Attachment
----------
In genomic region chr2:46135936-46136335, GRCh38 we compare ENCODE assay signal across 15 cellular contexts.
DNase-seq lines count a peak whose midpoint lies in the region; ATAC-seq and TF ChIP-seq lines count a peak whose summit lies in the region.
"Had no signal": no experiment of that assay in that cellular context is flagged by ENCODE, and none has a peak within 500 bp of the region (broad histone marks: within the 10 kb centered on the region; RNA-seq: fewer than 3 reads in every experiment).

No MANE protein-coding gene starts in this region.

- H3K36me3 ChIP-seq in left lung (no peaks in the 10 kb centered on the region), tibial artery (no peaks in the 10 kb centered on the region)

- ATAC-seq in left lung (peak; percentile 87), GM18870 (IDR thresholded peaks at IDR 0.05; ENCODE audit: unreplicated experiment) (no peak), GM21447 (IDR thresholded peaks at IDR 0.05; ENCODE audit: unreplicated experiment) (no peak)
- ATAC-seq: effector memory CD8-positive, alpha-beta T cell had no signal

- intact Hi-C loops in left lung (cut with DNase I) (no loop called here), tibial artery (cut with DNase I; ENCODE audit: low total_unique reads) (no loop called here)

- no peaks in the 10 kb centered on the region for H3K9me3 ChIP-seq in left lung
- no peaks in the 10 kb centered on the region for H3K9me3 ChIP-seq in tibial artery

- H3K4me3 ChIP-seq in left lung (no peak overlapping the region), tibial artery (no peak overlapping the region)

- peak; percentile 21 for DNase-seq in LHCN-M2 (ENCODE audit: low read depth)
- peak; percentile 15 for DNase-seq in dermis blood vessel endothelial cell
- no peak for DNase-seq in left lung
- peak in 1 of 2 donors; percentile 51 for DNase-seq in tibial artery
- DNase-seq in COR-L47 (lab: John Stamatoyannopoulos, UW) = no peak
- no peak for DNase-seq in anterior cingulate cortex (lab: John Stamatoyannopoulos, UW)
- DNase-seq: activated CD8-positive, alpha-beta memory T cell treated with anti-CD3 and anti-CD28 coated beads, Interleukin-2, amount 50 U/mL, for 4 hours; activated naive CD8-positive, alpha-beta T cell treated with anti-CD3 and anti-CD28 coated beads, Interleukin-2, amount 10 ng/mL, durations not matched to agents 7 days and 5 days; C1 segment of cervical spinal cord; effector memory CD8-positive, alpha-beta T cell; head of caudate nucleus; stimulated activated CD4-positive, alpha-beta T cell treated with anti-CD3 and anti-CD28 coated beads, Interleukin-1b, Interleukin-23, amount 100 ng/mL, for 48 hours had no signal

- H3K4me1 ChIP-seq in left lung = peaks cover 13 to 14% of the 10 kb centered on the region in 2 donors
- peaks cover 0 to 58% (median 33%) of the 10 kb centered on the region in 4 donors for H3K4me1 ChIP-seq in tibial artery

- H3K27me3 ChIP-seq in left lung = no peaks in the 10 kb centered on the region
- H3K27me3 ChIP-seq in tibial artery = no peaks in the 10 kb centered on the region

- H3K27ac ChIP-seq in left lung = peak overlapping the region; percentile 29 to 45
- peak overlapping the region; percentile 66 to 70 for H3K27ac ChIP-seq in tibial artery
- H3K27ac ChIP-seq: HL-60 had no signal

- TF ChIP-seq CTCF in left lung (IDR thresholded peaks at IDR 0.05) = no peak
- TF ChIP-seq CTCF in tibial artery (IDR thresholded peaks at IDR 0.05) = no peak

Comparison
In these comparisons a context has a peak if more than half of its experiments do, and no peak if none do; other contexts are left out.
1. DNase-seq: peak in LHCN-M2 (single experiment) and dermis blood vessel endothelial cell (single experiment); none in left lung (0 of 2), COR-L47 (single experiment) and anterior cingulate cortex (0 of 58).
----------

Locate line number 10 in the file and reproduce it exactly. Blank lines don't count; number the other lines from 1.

- no peaks in the 10 kb centered on the region for H3K9me3 ChIP-seq in tibial artery